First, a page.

Landlord-plaintiffs Timothy McKim, Rhonda McKim, Douglas and Kim Sjostrom, Ryan R. Peterson, Brad and Adriana Sonnentag, Robert and Rebecca McCaughtry, and Michele McCaughtry are owners of a few dozen well-maintained rental properties. They are unwilling to “knuckle under” to the City’s licensing regime, and too principled to pressure their tenants to “consent” to inspections. Similarly, tenant-plaintiffs Jesse Stewart, Amy Taylor and Susan Regelman are outraged that Red Wing puts them in the middle between their landlord’s livelihood and the City’s paternalism.

IJ-MN and its clients are challenging Red Wing’s rental inspection ordinance on three grounds. First, IJ-MN will establish that landlords—along with tenants—enjoy a protected privacy interest in publicly inaccessible areas of their private rental property under the Fourth Amendment. Second, IJ-MN is challenging a law that allows government officials to force their way into someone’s home or private property without a warrant or truly voluntary consent by leveraging the power to license rental properties. Third, IJ-MN is challenging Red Wing’s ordinance on the grounds that it fails to establish reasonable administrative and legislative standards for obtaining a search warrant. In particular, the Institute will highlight the fact that the ordinance lacks warrant standards, that the City lacks written warrant procedures or policies, and that Red Wing does nothing to verify that a tenant’s consent to an inspection was actually obtained by the landlord—or is truly voluntary.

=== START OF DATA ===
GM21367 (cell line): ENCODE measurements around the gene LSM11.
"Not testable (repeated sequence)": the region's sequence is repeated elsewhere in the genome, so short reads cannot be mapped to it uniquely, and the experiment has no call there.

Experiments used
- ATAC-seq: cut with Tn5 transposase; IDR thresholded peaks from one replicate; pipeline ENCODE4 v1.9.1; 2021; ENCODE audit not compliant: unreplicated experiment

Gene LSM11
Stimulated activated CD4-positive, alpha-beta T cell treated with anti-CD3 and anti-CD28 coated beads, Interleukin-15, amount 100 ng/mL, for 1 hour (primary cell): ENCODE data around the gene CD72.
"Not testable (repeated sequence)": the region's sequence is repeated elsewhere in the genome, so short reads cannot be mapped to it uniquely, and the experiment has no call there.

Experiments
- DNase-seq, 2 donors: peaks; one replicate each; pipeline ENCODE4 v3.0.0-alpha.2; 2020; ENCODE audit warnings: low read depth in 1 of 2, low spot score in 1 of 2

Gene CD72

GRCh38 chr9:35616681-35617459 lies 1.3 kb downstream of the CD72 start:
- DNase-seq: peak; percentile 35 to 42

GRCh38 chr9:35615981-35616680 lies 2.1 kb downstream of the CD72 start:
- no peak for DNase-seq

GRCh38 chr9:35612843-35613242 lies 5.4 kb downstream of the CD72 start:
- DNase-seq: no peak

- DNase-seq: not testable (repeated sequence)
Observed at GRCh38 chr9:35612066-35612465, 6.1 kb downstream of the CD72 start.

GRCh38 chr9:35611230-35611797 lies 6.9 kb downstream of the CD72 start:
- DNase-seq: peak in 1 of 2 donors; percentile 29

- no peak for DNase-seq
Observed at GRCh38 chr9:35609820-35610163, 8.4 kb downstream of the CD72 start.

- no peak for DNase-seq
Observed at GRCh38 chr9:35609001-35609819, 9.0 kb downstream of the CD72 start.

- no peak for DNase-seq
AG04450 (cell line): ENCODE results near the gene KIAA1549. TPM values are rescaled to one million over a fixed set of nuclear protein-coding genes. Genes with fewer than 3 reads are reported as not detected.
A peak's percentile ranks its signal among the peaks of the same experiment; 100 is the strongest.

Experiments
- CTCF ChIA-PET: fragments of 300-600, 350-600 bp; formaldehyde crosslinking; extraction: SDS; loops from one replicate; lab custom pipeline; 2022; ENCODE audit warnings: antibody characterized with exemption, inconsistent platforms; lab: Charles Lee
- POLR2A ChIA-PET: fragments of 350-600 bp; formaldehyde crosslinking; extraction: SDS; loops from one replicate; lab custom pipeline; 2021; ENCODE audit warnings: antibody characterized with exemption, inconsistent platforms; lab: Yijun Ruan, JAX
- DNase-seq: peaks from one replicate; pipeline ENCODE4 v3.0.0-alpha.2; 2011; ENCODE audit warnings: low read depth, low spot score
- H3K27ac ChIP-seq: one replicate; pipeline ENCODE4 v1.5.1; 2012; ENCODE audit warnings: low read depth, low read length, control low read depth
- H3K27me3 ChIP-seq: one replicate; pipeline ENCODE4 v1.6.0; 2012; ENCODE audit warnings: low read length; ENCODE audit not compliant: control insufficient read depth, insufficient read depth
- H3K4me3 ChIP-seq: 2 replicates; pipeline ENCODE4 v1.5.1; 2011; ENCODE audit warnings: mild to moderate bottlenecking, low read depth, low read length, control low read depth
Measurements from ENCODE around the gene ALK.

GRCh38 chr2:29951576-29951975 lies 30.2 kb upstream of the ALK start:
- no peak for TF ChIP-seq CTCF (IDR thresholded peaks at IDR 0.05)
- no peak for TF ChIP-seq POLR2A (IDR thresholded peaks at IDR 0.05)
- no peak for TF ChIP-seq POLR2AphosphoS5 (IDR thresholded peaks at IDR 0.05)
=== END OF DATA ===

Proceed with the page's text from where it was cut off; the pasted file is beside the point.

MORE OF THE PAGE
Stewart v. City of Red Wing is IJ-MN’s fifth lawsuit in its campaign to restore property rights, economic liberty and free speech under the Minnesota State and U.S. Constitutions. In Anderson v. Minnesota Board of Barber and Cosmetologist Examiners, the organization freed hairbraiders from the State of Minnesota’s onerous cosmetology licensing regime. In Crockett v. Minnesota Department of Public Safety, IJ-MN successfully stopped the government from enforcing a blanket ban on advertising or using the Internet to conduct lawful, direct sales of wine. In Dahlen v. Minneapolis, IJ-MN ended the City’s arbitrary licensing of sign hangers. And in the pending case of Johnson v. Minnesota Board of Veterinary Medicine, IJ-MN challenges the overreaching regulation of horse teeth “floaters”—people who manually file down horses’ teeth for a living.

Opened in 2005, IJ-MN is one of three state chapters of the Institute for Justice, a nonpartisan, nonprofit public interest law firm founded in 1991 to advance free speech, property rights, educational choice and economic liberty. The Institute for Justice advances a rule of law under which individuals can control their destinies as free and responsible members of civil society. Through strategic litigation, training, communication and outreach, the Institute for Justice secures greater protection for individual liberty and illustrates and extends the benefits of freedom to those whose full enjoyment is denied by the government. The Institute for Justice is headquartered in Arlington, Va.



Related Content